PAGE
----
Use The Word “Recovery” Instead of “Rest”

Use The Word “Recovery” Instead of “Rest”

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In race training, Rest Days are very important. The idea is you don’t do any physical activity to give your body a rest. Give it a break for a day or two, especially when you are in intense training. Running everyday can result in injury. In general, doing too much too fast too can result in injury. An artist friend decided to make a new year’s resolution to draw every single day instead of just once a week. A few weeks in, keeping up the streak, he seriously injured his wrist. No matter what you’re doing, rest days are important.

Rest days are important in our day-to-day life as well. We need to give ourselves social and emotional breaks. However, as you sit at home all day being a slug on the couch, watching back to back movies, tv marathons, and playing video games… it’s easy to feel guilty about that.

We make ourselves feel that if we’re not doing anything “productive”, it’s not worth doing.

Believe it or not, sometimes resting is being productive.

Recovery Days Not Rest Days

Stop calling these rest days. Call them recovery days. Because, physically, your body or brain is not actually resting on rest days. You, yourself, are resting. But your muscles aren’t, they are recovering. Your muscles are repairing themselves, growing stronger, getting leaner, or tighter. Even while you sit on the couch, your muscles are actively recovering from the physical activity you did yesterday.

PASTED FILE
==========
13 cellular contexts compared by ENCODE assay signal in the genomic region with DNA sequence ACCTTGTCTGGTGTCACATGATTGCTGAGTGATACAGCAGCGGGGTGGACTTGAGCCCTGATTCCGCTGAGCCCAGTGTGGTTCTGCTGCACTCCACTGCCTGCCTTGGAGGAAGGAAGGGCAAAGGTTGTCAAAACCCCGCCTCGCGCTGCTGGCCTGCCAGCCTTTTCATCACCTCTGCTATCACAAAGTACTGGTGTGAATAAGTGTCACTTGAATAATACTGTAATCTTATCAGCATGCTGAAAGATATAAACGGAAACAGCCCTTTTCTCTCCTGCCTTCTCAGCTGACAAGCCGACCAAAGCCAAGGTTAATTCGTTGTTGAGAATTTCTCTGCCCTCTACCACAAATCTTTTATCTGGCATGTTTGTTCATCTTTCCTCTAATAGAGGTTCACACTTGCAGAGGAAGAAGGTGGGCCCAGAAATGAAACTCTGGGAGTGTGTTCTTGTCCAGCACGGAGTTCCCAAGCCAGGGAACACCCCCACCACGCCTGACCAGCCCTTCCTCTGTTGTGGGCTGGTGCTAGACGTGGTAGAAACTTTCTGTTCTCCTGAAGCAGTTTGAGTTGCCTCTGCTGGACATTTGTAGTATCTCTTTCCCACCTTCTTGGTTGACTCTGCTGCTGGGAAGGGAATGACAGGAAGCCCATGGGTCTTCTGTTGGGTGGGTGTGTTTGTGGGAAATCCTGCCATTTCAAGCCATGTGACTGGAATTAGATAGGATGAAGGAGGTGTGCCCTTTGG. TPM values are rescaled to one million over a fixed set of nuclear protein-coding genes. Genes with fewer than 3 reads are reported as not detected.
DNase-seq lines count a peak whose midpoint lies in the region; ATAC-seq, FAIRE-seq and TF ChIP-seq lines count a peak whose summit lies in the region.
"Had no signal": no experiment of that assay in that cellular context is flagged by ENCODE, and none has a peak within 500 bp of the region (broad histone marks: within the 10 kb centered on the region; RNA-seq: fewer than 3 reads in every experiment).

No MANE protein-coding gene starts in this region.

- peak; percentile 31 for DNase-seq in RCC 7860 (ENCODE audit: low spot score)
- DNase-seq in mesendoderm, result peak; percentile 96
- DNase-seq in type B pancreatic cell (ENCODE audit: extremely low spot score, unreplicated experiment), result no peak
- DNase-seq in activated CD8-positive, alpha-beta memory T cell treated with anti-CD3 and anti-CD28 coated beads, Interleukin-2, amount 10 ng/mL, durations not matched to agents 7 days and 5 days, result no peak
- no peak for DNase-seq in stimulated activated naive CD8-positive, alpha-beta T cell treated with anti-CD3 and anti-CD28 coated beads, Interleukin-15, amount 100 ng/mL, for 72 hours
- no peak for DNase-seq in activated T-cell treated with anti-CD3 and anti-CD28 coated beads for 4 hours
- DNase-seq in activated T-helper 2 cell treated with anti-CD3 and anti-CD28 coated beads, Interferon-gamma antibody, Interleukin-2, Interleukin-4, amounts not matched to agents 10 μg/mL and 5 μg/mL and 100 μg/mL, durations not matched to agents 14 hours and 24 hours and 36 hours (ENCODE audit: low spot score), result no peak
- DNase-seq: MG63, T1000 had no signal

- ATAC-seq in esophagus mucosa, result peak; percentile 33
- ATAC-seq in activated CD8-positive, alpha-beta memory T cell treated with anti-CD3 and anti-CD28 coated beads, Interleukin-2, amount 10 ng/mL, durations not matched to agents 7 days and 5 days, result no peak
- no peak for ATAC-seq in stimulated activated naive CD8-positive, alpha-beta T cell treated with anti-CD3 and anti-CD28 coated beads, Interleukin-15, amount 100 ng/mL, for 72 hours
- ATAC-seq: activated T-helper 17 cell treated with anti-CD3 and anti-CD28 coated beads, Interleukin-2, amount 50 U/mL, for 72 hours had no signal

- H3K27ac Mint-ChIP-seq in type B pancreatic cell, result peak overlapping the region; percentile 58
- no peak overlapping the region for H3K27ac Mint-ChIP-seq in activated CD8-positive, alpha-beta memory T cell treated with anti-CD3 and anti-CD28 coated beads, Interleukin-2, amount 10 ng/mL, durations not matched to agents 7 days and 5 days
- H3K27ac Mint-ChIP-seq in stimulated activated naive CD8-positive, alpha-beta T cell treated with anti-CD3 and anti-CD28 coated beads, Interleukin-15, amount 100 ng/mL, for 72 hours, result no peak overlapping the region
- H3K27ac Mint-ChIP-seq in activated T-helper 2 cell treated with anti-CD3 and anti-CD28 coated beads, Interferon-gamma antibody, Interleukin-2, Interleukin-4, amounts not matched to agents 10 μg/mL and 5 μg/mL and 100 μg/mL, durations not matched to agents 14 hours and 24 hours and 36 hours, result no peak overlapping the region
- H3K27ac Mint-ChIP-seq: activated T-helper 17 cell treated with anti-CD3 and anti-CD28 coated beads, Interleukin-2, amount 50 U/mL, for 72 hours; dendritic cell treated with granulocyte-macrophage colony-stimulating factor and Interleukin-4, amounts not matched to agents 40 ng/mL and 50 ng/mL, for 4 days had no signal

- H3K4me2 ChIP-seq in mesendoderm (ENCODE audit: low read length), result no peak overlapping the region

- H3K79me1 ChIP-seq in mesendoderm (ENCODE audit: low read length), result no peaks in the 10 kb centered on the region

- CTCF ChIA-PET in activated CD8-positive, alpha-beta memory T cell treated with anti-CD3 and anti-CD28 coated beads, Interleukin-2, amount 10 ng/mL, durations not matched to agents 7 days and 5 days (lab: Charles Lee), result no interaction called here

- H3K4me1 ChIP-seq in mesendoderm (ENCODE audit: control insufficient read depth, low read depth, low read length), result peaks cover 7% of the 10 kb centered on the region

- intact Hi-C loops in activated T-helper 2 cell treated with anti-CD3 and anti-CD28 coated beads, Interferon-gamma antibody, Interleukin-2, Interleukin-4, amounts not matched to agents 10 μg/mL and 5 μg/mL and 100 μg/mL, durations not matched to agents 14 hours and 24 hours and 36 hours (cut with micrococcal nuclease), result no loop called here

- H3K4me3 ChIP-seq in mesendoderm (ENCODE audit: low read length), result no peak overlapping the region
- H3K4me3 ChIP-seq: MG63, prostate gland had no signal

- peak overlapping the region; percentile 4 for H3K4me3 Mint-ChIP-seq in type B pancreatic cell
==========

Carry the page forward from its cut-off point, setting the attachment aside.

This is the same for our mind. If you were out all day yesterday or the past few days, running errands, making plans, shopping, visiting with friends, or networking at events, you need a day to emotionally recover. Your brain needs to repair its energy level and to process the friendships and connections you’ve made.

For some reason, we feel guilty about this. Resting. Relaxing. Feels like it is something to be done when all the other tasks are done. That it is something to do “if there’s time.”

Treat Recovery As A Task

Add “recover” to your to-do list. No, sleeping isn’t necessarily the same as recovering. Recovery is a process. Physically it is a process for your muscles. Mentally it is a process for your brain. Treating recovery as a priority is a part of making plans and living life as an adult.

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2 Replies to “Use The Word “Recovery” Instead of “Rest””

  1. Great point. I often feel guilty when I take time to do nothing, but if it follows a big period of accomplishment, then it’s often not just a well deserved break, but a much required one!

    1. That’s a great point too. Especially a large accomplishment like finishing a project, recovering is important to process what went well and what you can do differently next time. Taking this recovery time prevents you from rushing right into another project, possibly making similar mistakes because you didn’t have time to fully recover in between.

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